When a bank of deposit charges more on a loan made for consumption than is required to cover its costs and restore the full value of what was borrowed, the bank is engaged in usury. The only just profit-taking by a bank of deposit results from a loan made to finance a project that generates a profit. By right of private property the bank is entitled to a share of profits commensurate with the contribution to the productive process made by the financing. In today's economy, this is usually construed as the market cost of capital.
The problem is that, if existing accumulations of savings are used to finance capital formation, the capital that is formed is less financially feasible! This near-paradox was "discovered" by Dr. Harold Moulton, when he pointed out the rather obvious fact that if levels of consumption are decreased in order to finance capital formation, the market for the goods and services to be produced by the capital being formed also decreases. In other words, the incentive to invest in new capital formation ("effective demand") disappears, making is much less likely that the investor will be able to pay for the new capital.
Keynes' response to this is to inflate the currency. This "creates" effective demand by transferring (i.e., "stealing") purchasing power from savers whose accumulations are denominated in currency, to those receiving government largesse. This (allegedly) makes the capital financially feasible by generating artificial effective demand. This magically turns into genuine effective demand when jobs are created using the new capital to produce goods and services.
The "magic," however, turns out to be sleight-of-hand, for the value of the wages received from the new jobs is lowered in response to inflation. The workers for hire who have only their labor to sell for wages end up worse off than they were before. They still cannot purchase enough of the goods and services produced to keep the new capital financially feasible, so the companies begin reducing the number of jobs and lay people off. This begins the cycle all over again, with the government injecting increasing amounts of effective demand into the economy by inflating the currency, all the while throwing the system further and further out of balance, until some event (such as the Crash of 1929 or the home mortgage meltdown of 2008) causes a economy-wide, sometimes world-wide financial disaster.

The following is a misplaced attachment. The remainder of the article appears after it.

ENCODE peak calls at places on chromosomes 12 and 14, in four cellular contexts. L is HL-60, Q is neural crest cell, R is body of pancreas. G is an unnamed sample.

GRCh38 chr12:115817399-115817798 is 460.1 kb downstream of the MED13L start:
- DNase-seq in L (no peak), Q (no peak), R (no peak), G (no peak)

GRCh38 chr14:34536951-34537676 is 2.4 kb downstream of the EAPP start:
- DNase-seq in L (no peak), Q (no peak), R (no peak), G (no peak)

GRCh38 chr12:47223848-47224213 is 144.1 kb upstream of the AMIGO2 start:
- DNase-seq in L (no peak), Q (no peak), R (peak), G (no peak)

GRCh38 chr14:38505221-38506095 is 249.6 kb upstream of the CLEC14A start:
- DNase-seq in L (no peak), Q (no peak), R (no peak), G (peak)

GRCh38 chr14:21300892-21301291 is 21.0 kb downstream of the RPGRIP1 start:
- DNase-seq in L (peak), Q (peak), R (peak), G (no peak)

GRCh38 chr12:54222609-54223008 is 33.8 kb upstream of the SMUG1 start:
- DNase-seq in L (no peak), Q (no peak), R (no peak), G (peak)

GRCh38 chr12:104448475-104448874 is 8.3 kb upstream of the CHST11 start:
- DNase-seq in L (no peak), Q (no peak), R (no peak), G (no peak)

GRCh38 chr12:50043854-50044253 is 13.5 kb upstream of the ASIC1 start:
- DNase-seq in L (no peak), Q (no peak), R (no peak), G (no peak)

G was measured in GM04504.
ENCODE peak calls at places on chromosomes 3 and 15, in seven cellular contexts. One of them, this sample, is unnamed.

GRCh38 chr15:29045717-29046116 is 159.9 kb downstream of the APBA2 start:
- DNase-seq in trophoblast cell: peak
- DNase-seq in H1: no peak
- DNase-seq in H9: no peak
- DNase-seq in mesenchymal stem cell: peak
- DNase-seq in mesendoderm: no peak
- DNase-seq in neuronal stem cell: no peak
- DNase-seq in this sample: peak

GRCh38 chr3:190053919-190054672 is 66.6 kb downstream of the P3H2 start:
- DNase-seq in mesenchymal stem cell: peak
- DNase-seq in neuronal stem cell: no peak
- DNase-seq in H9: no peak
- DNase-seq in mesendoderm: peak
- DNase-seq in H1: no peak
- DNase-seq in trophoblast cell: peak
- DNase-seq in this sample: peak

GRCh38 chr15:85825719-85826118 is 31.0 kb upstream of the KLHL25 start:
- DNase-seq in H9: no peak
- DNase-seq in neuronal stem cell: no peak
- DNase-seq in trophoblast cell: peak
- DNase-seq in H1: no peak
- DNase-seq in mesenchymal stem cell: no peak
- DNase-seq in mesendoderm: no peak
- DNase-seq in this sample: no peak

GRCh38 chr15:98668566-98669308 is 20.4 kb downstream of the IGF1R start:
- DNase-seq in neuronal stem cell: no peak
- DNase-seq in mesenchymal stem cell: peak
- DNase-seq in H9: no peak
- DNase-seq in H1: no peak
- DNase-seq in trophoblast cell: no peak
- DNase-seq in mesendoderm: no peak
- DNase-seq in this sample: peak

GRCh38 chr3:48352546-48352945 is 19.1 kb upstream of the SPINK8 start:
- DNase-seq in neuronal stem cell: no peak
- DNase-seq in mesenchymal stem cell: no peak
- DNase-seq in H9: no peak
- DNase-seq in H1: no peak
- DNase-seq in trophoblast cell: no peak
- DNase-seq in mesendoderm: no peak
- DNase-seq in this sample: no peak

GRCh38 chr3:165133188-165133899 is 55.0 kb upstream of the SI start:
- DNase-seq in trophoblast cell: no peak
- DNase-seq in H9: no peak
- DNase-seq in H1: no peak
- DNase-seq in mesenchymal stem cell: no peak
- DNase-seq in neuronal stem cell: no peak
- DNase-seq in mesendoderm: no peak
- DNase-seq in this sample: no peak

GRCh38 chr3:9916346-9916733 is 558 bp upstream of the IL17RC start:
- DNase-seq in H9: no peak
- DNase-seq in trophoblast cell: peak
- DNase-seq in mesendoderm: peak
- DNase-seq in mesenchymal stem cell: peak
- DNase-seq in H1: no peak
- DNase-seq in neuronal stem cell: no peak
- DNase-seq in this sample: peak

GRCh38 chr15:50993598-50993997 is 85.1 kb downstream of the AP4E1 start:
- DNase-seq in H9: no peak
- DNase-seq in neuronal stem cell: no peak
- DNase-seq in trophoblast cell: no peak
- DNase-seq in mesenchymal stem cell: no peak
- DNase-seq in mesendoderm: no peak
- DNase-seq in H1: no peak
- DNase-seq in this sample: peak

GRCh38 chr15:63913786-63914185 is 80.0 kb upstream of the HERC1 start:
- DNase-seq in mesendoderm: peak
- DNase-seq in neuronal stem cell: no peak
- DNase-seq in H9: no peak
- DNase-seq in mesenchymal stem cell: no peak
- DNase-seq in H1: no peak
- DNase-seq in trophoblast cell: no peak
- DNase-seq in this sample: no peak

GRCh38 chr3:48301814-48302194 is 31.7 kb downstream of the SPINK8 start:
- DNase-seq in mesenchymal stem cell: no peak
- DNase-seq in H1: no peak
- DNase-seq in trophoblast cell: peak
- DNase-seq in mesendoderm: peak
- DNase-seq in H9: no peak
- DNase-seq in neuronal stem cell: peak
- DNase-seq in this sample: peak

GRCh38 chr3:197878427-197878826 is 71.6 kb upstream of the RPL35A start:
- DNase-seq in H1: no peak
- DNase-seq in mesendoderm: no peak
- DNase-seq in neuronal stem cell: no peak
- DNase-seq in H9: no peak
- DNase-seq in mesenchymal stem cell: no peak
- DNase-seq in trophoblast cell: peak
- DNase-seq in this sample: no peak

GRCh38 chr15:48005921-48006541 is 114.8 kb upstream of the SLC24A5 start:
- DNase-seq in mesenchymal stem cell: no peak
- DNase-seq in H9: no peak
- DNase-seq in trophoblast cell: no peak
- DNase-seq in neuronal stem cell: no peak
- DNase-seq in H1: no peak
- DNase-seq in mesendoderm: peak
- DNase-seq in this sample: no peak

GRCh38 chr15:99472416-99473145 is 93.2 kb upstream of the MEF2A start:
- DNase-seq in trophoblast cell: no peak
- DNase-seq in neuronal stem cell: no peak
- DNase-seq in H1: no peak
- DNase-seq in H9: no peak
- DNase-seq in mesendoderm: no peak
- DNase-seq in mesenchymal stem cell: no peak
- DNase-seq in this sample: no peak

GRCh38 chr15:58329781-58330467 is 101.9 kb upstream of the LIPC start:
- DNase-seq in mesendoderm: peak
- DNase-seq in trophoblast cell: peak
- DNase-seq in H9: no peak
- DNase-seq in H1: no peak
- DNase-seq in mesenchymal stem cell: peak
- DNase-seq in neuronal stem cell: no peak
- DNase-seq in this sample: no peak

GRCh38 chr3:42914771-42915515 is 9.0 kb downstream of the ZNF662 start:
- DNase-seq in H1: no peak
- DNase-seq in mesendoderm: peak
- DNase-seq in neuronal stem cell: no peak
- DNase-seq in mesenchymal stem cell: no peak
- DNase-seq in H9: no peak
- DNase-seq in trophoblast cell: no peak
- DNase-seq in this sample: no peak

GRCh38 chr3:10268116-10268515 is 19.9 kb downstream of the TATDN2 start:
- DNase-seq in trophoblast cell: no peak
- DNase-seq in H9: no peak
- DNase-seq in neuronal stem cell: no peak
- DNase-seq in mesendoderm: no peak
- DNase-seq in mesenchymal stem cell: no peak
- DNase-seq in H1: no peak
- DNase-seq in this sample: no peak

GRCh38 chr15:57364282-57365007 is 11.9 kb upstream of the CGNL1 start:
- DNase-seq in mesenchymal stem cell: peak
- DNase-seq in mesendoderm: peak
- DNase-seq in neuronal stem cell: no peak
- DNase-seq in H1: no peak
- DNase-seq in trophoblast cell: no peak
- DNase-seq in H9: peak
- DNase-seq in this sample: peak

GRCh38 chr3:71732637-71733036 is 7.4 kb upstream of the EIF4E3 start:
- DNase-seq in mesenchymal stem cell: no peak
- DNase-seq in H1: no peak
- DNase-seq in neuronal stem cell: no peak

The Keynesian balancing act of walking a tightrope between inflation and unemployment is, in light of such events as happened in 1929 and 2008, unsustainable. The rope — the economy and its financial infrastructure — is heavily frayed. At some point the rope can't be tied back together again. All the slack has been used up by the government playing games with the currency, private property, and the methods of corporate finance. You can't tie two pieces of rope together without slack.
At this point, it seems as if nothing can be done. Within the Keynesian paradigm, that conclusion is correct. Economists and politicians keep insisting that the recession is over, but they fail to realize that they have done nothing but make the ultimate collapse worse by inflating the currency to rescue failed companies from bad debts — that is, trying to get out of debt by spending more money.
There is, however, a way out, one that we will start to look at in the next posting in this series.